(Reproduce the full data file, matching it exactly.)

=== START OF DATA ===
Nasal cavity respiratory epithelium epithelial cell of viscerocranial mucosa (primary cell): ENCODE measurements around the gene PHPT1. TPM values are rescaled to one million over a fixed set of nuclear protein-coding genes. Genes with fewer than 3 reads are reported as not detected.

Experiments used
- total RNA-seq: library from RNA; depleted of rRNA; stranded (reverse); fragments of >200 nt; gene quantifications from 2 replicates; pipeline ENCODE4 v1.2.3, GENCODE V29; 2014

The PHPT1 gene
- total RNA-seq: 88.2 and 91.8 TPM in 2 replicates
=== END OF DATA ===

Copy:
Nasal cavity respiratory epithelium epithelial cell of viscerocranial mucosa (primary cell): ENCODE measurements around the gene PHPT1. TPM values are rescaled to one million over a fixed set of nuclear protein-coding genes. Genes with fewer than 3 reads are reported as not detected.

Experiments used
- total RNA-seq: library from RNA; depleted of rRNA; stranded (reverse); fragments of >200 nt; gene quantifications from 2 replicates; pipeline ENCODE4 v1.2.3, GENCODE V29; 2014

The PHPT1 gene
- total RNA-seq: 88.2 and 91.8 TPM in 2 replicates